By Patrick Miner, Media & Outreach Coordinator, Chicago Architecture Foundation
Google’s innovative search algorithms direct hundreds of millions of people to the websites they need everyday. The internet giant has become one of the most valuable and influential companies in the world by developing an advertising platform that is integrated into those search results we all know so well.
Google AdWords™ is the service or tool by which ads are displayed to the public on Google.com and partner websites. Organizations of every type use Google’s paid search to drive traffic to their websites. As nonprofit organizations with 501(c)(3) status (and some similar designations outside of the United States), AAO member organizations are eligible to apply to a special, free program: Google Grants.
“Google Grants is the nonprofit edition of AdWords™, Google's online advertising tool. Google Grants empowers nonprofit organizations, through $10,000 per month in in-kind AdWords™ advertising, to promote their missions and initiatives on Google.com.” -- Google, Inc.
Google Grants is essentially free AdWords for nonprofits. Qualifying organizations can reach hundreds or thousands of new people each month through carefully-designed advertising campaigns. The only cost is staff time.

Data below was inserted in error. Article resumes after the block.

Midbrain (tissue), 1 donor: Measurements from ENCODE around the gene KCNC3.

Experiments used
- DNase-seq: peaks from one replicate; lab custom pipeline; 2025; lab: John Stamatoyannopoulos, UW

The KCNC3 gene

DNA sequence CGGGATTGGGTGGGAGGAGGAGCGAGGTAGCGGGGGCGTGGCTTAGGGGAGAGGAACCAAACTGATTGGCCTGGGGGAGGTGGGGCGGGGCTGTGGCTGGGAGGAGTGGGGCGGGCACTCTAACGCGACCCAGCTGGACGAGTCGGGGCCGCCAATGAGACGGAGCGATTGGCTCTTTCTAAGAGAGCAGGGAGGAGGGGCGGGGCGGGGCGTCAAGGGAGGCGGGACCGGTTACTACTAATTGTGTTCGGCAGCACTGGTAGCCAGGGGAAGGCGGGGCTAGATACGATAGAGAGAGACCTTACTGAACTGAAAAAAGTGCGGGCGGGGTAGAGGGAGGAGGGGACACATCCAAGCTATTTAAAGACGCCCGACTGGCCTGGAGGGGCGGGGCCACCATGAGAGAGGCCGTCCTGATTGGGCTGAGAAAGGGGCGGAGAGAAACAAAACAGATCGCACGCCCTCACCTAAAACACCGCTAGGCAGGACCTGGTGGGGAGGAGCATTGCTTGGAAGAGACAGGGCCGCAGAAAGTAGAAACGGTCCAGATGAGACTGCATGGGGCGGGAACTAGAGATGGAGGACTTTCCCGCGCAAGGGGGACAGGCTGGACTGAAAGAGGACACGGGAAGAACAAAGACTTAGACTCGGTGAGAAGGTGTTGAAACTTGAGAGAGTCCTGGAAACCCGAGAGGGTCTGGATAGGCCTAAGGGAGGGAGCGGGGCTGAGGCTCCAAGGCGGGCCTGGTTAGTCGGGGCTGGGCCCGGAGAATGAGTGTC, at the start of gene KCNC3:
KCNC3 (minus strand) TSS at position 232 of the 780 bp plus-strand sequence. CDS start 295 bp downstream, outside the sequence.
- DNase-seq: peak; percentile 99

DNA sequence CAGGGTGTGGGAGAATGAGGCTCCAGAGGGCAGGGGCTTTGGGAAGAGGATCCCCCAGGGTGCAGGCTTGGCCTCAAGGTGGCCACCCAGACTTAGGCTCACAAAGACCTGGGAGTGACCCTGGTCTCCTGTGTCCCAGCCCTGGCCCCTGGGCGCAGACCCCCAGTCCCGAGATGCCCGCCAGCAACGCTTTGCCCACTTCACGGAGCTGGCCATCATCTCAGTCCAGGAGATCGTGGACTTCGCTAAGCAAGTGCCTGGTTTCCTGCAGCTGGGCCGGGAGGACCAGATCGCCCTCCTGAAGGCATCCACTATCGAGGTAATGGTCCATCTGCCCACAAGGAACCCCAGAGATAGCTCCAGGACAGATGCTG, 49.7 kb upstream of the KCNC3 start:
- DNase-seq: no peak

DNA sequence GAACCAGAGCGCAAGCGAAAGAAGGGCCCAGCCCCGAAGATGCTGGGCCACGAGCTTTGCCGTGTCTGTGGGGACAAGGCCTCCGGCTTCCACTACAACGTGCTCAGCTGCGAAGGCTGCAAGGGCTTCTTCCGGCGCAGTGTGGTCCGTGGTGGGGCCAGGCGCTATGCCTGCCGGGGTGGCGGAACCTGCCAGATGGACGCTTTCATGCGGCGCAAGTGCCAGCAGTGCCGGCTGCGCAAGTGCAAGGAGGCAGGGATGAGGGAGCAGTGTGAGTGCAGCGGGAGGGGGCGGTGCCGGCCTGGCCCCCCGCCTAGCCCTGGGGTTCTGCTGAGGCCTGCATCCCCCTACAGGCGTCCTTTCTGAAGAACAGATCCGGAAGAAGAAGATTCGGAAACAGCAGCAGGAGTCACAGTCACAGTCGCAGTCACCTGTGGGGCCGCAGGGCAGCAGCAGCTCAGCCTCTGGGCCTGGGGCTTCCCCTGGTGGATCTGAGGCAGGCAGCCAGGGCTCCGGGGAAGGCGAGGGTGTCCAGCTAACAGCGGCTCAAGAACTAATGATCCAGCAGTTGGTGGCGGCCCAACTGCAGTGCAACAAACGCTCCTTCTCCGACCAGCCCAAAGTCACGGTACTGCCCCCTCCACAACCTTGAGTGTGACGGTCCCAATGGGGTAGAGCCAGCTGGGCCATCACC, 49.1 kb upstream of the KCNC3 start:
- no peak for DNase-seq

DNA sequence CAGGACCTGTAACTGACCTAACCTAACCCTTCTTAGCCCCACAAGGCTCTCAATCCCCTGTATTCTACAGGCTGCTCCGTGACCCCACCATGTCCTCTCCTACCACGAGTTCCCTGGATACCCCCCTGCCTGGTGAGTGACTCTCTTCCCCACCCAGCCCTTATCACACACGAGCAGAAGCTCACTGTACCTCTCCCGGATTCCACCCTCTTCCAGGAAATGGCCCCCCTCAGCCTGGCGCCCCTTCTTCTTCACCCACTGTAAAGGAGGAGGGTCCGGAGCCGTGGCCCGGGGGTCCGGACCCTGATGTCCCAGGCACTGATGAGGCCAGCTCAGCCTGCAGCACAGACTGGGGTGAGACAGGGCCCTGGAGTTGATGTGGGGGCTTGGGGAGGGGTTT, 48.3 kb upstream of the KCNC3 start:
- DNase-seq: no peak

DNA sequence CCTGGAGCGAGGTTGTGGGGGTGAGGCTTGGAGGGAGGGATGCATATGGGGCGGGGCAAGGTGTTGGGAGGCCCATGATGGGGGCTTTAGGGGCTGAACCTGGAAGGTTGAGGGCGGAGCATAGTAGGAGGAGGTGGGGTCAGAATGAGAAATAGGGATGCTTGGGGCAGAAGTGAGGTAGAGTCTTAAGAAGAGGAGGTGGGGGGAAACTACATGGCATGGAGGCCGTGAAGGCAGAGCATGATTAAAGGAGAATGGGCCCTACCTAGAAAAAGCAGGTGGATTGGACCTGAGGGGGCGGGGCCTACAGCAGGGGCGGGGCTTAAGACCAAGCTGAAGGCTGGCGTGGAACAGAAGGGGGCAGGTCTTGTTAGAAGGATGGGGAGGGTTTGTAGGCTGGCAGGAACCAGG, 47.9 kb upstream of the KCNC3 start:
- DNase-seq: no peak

Many organizations -- especially large for-profit entities -- hire new staff or work with firms to manage their Google AdWords campaigns. But small nonprofits typically do not have the resources to go that far. Instead, nonprofits like the members of AAO should try to manage Google AdWords / Grants on their own. Only people who are very familiar with an organization will be able to generate effective keywords, ads and campaigns. Beginners are encouraged to apply -- there is little risk involved in learning the ropes of Pay-Per-Click (PPC) advertising on Google Grants since the program is free. Mistakes are simply reflected as less new traffic -- but any increase in web traffic is an improvement over no new traffic.
Here’s how to begin:
1 Determine who will manage the AdWords account once it is live. Although multiple people can work on the campaigns simultaneously, it is best for one person in the organization to be the project leader so that the complicated learning process for AdWords management can be comprehensively absorbed and processed by that individual.
2 Read through the requirements for application to Google Nonprofits at google.com/nonprofits/join (if this link changes in the future for some reason, just type “join Google Nonprofits” into Google and let the search engine do its magic). Organizations based outside of the United States can also find information on eligibility at the above link. If you are eligible, gather the necessary proof of your 501(c)(3) status and proceed. Note that governmental entities, health care organizations, childcare centers, and academic institutions are not eligible for Google Nonprofits (however philanthropic arms of educational organizations are eligible).